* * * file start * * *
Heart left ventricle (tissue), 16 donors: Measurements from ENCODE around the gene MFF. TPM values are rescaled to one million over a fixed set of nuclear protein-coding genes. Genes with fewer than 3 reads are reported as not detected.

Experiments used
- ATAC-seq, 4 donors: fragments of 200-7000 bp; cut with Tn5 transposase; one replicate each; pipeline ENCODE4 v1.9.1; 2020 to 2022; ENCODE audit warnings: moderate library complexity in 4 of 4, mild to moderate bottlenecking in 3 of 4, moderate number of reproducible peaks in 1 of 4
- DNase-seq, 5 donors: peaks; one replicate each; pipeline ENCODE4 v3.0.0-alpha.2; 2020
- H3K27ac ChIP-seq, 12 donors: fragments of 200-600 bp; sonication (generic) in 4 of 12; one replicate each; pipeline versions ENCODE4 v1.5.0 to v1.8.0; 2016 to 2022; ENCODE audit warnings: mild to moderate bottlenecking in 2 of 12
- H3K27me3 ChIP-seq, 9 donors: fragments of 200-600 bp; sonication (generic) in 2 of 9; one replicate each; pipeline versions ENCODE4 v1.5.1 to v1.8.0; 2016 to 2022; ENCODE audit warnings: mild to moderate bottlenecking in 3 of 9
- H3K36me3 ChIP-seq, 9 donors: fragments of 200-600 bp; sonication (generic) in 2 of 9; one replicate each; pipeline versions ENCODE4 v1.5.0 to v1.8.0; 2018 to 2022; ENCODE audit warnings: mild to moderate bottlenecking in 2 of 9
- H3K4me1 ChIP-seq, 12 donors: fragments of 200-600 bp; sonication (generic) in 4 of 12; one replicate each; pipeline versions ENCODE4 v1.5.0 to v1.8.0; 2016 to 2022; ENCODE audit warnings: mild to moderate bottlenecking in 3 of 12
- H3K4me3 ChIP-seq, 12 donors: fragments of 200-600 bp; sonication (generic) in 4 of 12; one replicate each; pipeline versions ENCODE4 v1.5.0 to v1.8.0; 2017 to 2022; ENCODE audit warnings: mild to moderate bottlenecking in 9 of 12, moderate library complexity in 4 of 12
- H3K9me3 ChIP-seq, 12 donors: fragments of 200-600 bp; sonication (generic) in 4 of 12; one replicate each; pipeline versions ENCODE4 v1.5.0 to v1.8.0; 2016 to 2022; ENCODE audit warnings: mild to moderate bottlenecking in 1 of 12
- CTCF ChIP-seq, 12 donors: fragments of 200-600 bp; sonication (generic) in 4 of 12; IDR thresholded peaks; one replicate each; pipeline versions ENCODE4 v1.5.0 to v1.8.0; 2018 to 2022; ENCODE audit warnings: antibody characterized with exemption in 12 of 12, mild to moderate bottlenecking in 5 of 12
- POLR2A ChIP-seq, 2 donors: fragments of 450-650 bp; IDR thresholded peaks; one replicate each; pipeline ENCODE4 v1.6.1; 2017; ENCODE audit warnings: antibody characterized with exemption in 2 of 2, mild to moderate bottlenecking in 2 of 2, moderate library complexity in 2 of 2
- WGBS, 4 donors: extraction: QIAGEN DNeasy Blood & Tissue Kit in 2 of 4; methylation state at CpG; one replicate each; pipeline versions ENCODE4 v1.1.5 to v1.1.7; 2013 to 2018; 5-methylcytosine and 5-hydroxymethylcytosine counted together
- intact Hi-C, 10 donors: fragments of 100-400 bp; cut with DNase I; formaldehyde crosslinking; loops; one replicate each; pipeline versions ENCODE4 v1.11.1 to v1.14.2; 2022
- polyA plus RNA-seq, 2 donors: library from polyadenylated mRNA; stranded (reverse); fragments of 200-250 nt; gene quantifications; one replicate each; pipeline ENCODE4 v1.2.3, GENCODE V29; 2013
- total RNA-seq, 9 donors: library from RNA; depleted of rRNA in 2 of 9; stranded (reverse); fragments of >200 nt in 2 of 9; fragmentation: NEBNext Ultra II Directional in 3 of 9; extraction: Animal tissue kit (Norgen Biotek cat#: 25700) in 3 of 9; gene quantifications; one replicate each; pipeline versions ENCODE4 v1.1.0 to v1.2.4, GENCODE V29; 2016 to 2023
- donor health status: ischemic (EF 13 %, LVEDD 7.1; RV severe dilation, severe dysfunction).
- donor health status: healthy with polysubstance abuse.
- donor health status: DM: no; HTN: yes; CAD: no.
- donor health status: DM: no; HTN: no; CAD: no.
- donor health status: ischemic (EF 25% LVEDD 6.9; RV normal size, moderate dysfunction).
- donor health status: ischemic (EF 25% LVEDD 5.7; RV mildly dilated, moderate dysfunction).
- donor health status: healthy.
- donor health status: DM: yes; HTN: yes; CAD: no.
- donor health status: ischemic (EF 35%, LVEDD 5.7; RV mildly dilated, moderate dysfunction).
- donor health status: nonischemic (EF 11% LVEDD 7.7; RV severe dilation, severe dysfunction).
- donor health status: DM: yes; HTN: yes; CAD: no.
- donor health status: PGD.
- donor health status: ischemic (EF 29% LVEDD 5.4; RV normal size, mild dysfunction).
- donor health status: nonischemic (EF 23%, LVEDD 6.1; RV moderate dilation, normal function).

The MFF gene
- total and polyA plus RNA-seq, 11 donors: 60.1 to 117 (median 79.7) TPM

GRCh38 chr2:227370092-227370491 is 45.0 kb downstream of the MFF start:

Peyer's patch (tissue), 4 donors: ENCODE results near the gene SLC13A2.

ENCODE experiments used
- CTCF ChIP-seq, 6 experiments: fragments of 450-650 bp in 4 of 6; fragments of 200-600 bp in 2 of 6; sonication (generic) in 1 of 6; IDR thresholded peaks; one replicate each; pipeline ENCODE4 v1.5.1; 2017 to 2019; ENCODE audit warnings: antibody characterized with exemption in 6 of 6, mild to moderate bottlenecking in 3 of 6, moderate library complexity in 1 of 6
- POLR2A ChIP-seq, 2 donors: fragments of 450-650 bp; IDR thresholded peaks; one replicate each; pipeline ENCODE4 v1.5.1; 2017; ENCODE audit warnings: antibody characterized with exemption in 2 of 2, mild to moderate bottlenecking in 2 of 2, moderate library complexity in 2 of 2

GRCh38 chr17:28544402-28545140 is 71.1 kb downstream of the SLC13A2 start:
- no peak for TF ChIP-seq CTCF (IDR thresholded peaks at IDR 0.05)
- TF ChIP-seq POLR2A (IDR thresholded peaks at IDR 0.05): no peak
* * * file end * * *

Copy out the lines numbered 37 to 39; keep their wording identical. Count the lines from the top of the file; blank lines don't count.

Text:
- POLR2A ChIP-seq, 2 donors: fragments of 450-650 bp; IDR thresholded peaks; one replicate each; pipeline ENCODE4 v1.5.1; 2017; ENCODE audit warnings: antibody characterized with exemption in 2 of 2, mild to moderate bottlenecking in 2 of 2, moderate library complexity in 2 of 2

GRCh38 chr17:28544402-28545140 is 71.1 kb downstream of the SLC13A2 start:
- no peak for TF ChIP-seq CTCF (IDR thresholded peaks at IDR 0.05)